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India’s journey from manufacturing zero PPE kits to two lakh PPE kits per day

IBEF, Knowledge Centre

Jun 18, 2020 21:57

India was manufacturing nearly zero PPE kits until January 2020. It was manufacturing only medical gowns, which was just one of the components of the kit, whereas, no PPE coveralls with seam tapes were manufactured. Around 2.75 lakh kits were available in the country in January 2020, and were mostly imported.  In May 2020, the country ramped up its production capacity to produce around two lakh kits per day and had about 15.96 lakh PPE kits in the centre-state buffer stock. This has been a great support to all the healthcare workers who have been in the front line of this war against COVID-19.

India ramped up its manufacturing of PPE kits because of the poor quality of kits coming from China along with the growing anti-Chinese sentiment among people. The protective equipment is a garment placed to protect a healthcare worker or any other person having the possibility of an infection. If the infection is air borne, the PPE kit includes goggles and mask or face shield, gloves, gown or coverall, head cover and rubber boots or shoe cover.

The main aim is to protect the mucous membrane in eyes, nose and mouth from the infective droplets. The ideal component list should seal properly with the skin, have higher resistance property, is impermeable to blood and other body fluids, maintain its shape and is wearable.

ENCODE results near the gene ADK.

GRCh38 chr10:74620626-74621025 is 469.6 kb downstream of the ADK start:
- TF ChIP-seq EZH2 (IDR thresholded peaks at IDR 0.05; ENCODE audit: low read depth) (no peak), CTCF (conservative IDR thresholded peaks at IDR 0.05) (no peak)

There are currently more than 110 Government identified domestic PPE manufacturers in the country. With time, the system is being put in place to sort out issues like transportation, availability of raw materials, labour, etc. to increase manufacturing from two lakh PPE kits and 10 lakh masks per day in the country.   

In India, the guidelines for rational use of PPE kits are provided by the Ministry of Health and Family Welfare. It’s been providing detailed information about the raw materials as well as the use of PPE. It has also rolled out information about what is required for different settings. These guidelines have been developed based on the availability of materials and the technical requirement for a high level of protection for healthcare professionals in consultation with medical experts in the field.

As of May 26, 2020, there were nine laboratories in the country equipped with Synthetic Blood Penetration Resistance Test facilities as well as the necessary approvals required for conducting tests and certification for Body Coveralls (PPE) required for COVID-19.  These laboratories include: South India Textiles Research Association (SITRA), Coimbatore; Defence Research and Development Establishment (DRDO), Gwalior; Textiles Committee (TC), Mumbai;  and six laboratories under Ordnance Factory Board (OFB) – Heavy Vehicles Factory, Avadi; Small Arms Factory, Kanpur; Ordnance Factory, Kanpur; Ordnance Factory, Ambarnath; Metal & Steel Factory, Ishapore; and Institute of Nuclear Medicine & Allied Sciences (INMAS), Delhi.

A Unique Certification Code (UCC-COVID19) is generated for each PPE kit, having a record of the type of fabric, type of garment, its date of testing, testing standard and other relevant information. UCC-COVID-19 is given to prototype samples sent by respective manufacturers to labs. These are published on the official website of DRDO, OFB and SITRA for verification by any user of the product.  

Ministry of Health & Family Welfare, Department of Pharmaceuticals and Ministry of Textiles are continuously working with various industry bodies, stakeholders and manufacturers 24x7 to streamline the supply chain, remove bottlenecks and maintain a steady supply of all materials required for healthcare professionals.